On 20 March 2013, an engineer on board the bulk carrier Nireas was carrying out the routine task of draining water from the ship’s main air receiver when the air receiver drainage pot observation window exploded. The engineer was fatally injured by flying debris from the observation window.
What the ATSB found
The ATSB investigation found that the drainage pot observation window glass exploded when it was exposed to the air receiver pressure. This pressure accumulated in the drainage pot because the water being drained restricted the flow into and through the pot outlet line.
The investigation also found that the shipyard which built the ship, and designed and installed the condensate drain system, considered that the drain system was open to atmosphere. When the design of the drainage pot was modified to create a closed system, the shipyard did not ensure that the design was adequately engineered, tested and approved prior to installation, despite having procedures in place which should have ensured such scrutiny.
During the course of the investigation, it was brought to the attention of the ATSB that similar designs of drainage systems had been, and continued to be, fitted in ships by various shipyards around the world.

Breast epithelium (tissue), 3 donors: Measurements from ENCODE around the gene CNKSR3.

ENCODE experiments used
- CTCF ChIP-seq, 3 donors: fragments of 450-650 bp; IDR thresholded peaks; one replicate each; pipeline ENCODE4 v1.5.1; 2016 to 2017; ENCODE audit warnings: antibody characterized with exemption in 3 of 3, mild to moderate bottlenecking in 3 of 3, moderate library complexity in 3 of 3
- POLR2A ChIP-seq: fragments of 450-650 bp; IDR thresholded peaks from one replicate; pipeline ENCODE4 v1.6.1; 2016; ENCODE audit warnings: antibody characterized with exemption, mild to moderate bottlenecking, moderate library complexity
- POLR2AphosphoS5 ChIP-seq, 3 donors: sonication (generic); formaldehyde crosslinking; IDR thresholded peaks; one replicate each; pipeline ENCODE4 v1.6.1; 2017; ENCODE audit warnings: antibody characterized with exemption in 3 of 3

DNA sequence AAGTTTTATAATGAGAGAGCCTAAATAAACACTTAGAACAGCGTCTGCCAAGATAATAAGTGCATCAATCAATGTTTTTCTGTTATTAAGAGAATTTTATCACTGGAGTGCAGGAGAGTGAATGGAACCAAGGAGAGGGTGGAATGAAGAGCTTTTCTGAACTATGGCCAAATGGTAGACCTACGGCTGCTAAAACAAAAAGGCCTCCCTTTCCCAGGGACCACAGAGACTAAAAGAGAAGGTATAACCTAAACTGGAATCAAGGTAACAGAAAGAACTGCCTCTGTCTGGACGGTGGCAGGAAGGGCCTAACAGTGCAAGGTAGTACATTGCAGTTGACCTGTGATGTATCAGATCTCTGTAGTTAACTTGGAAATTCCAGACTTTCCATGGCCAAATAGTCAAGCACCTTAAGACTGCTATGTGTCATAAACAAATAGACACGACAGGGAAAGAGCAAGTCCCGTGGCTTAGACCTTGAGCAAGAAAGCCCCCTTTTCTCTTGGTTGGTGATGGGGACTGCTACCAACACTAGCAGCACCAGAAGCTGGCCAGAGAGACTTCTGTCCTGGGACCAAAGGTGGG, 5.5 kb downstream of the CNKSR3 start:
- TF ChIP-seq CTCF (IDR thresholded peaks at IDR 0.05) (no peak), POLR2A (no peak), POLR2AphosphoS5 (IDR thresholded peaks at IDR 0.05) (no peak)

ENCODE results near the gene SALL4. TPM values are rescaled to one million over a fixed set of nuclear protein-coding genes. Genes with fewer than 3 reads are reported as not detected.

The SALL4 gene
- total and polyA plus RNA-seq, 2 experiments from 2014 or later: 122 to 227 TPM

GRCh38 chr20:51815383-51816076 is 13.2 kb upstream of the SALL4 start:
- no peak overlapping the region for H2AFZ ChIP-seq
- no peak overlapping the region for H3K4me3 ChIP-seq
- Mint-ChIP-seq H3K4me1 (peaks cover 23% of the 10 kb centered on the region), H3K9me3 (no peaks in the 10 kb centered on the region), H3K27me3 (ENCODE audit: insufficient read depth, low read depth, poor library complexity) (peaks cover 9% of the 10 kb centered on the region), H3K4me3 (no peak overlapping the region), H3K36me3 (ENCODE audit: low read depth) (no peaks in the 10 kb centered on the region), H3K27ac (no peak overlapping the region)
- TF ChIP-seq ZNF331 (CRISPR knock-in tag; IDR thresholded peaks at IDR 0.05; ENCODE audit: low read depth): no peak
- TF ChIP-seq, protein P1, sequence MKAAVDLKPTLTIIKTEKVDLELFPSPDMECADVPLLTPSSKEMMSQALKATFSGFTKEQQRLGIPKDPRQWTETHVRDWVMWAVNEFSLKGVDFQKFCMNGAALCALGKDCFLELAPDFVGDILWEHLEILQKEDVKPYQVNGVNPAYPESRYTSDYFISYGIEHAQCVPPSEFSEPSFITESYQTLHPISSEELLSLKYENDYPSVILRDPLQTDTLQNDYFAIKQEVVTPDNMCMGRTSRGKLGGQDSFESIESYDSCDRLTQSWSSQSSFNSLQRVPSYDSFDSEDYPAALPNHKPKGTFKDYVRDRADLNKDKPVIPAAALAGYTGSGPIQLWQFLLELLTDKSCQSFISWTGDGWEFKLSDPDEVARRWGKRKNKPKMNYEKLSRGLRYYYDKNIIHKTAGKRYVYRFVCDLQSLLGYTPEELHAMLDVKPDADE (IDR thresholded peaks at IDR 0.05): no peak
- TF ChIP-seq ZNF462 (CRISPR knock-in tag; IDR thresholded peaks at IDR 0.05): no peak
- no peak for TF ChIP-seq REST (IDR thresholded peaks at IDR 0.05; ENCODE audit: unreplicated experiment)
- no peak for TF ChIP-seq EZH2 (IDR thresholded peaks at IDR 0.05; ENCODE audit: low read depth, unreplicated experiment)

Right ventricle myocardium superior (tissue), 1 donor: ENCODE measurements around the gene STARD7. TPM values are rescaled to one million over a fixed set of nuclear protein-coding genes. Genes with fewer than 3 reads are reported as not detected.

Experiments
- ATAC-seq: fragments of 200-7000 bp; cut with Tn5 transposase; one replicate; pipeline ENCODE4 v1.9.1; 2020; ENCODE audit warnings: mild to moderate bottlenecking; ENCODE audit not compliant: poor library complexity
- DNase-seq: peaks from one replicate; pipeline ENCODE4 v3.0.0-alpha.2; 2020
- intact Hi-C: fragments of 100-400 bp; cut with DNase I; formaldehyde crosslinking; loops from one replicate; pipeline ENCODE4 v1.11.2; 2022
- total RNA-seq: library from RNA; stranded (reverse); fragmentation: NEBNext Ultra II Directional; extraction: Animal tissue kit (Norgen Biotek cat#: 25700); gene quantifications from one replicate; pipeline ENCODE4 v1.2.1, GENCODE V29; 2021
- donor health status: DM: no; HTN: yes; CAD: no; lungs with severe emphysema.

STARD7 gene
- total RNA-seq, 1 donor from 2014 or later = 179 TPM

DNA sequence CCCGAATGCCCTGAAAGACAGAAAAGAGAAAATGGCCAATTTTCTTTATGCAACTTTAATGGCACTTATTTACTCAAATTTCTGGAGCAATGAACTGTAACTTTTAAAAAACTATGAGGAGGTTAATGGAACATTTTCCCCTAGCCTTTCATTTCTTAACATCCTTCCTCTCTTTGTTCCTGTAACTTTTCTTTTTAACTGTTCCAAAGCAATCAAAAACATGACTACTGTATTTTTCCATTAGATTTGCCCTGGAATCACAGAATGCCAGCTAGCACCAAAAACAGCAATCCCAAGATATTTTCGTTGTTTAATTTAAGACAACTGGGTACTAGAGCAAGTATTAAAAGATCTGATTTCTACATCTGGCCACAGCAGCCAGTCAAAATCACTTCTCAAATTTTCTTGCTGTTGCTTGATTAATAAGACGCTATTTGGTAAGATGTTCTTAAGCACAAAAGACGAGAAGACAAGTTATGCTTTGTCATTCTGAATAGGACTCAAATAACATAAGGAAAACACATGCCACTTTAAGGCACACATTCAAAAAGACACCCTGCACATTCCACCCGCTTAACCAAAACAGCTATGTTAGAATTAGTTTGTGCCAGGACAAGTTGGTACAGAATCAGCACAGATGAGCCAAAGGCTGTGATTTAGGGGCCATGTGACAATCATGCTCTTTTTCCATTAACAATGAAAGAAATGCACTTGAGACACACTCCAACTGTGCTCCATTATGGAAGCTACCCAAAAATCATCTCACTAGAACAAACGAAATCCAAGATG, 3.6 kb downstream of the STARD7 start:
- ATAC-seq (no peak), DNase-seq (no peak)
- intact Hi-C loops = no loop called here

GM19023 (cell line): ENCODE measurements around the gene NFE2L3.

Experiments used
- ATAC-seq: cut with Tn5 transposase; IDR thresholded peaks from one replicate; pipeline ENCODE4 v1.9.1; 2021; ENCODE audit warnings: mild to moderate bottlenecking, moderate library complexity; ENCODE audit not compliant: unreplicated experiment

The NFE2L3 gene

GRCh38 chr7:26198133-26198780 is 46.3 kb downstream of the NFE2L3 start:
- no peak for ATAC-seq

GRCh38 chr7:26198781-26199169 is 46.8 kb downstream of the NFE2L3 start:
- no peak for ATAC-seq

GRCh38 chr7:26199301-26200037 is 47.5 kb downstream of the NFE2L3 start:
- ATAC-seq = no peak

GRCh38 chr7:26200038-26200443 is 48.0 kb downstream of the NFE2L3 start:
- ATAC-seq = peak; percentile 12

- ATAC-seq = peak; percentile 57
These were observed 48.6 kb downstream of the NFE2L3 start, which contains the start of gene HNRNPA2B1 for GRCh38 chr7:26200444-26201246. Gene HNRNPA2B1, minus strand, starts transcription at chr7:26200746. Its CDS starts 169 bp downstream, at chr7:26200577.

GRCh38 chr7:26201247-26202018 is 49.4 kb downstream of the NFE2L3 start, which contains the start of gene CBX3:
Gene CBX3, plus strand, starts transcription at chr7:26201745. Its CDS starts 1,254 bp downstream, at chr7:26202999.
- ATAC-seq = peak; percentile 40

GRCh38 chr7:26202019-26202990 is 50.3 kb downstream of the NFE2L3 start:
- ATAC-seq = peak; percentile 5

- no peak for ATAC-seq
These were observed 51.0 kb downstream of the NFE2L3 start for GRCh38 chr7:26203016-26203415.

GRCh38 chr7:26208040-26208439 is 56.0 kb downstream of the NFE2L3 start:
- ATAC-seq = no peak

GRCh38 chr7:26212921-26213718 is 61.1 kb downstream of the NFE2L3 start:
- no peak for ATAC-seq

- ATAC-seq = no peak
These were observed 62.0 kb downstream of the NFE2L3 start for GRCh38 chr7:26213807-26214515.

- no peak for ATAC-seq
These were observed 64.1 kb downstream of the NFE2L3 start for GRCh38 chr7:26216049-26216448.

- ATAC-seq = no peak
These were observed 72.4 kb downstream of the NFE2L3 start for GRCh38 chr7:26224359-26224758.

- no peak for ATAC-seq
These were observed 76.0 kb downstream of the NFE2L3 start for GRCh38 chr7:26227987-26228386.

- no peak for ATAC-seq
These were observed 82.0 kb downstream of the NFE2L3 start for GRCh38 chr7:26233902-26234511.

What's been done as a result
All similar drainage pot observation window glasses were removed on board Nireas and its sister ship. The drainage pots were later modified, under the supervision of Lloyd’s Register, to include a partly open steel plate in place of the observation glass.
The ship builder advised the ATSB that it had contacted all owners of ships in which it had fitted this design of drain system. They informed them of the accident and requested that all observation glasses be removed and for the pots to remain unobstructed.
In July 2013, the Australian Maritime Safety Authority (AMSA) issued Marine Notice 11/2013, to draw industry attention to this accident and request that appropriate safety action is taken where such systems are encountered on board ships. This Marine Notice is being updated and the latest version is available on the AMSA website: www.amsa.gov.au
The ATSB has also issued a safety advisory notice addressed to all classification societies, advising them of the accident, the safety implications of the installation and use of closed condensate drainage/inspection systems and of the need to draw the attention of the shipping industry to these issues.
This accident identifies the need to follow a formal process of risk assessment when considering possible equipment modifications. Such a process should ensure that all associated risks are identified, considered and appropriately treated.